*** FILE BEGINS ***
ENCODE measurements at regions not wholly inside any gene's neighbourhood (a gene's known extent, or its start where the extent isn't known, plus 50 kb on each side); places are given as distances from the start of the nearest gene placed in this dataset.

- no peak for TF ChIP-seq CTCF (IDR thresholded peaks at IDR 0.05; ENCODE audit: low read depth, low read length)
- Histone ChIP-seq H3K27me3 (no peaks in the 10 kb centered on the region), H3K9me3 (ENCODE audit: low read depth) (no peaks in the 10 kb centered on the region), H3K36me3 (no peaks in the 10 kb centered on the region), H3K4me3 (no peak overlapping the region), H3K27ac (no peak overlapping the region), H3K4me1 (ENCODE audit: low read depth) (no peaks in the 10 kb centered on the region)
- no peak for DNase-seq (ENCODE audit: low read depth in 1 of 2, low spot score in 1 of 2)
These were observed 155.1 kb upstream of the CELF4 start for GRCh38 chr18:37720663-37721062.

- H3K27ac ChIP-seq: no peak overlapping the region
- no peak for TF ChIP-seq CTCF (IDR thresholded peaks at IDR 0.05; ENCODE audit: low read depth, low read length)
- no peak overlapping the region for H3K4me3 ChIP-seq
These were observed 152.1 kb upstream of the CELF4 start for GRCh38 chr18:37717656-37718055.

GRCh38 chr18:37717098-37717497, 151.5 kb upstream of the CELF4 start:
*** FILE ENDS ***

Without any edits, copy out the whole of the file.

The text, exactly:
ENCODE measurements at regions not wholly inside any gene's neighbourhood (a gene's known extent, or its start where the extent isn't known, plus 50 kb on each side); places are given as distances from the start of the nearest gene placed in this dataset.

- no peak for TF ChIP-seq CTCF (IDR thresholded peaks at IDR 0.05; ENCODE audit: low read depth, low read length)
- Histone ChIP-seq H3K27me3 (no peaks in the 10 kb centered on the region), H3K9me3 (ENCODE audit: low read depth) (no peaks in the 10 kb centered on the region), H3K36me3 (no peaks in the 10 kb centered on the region), H3K4me3 (no peak overlapping the region), H3K27ac (no peak overlapping the region), H3K4me1 (ENCODE audit: low read depth) (no peaks in the 10 kb centered on the region)
- no peak for DNase-seq (ENCODE audit: low read depth in 1 of 2, low spot score in 1 of 2)
These were observed 155.1 kb upstream of the CELF4 start for GRCh38 chr18:37720663-37721062.

- H3K27ac ChIP-seq: no peak overlapping the region
- no peak for TF ChIP-seq CTCF (IDR thresholded peaks at IDR 0.05; ENCODE audit: low read depth, low read length)
- no peak overlapping the region for H3K4me3 ChIP-seq
These were observed 152.1 kb upstream of the CELF4 start for GRCh38 chr18:37717656-37718055.

GRCh38 chr18:37717098-37717497, 151.5 kb upstream of the CELF4 start: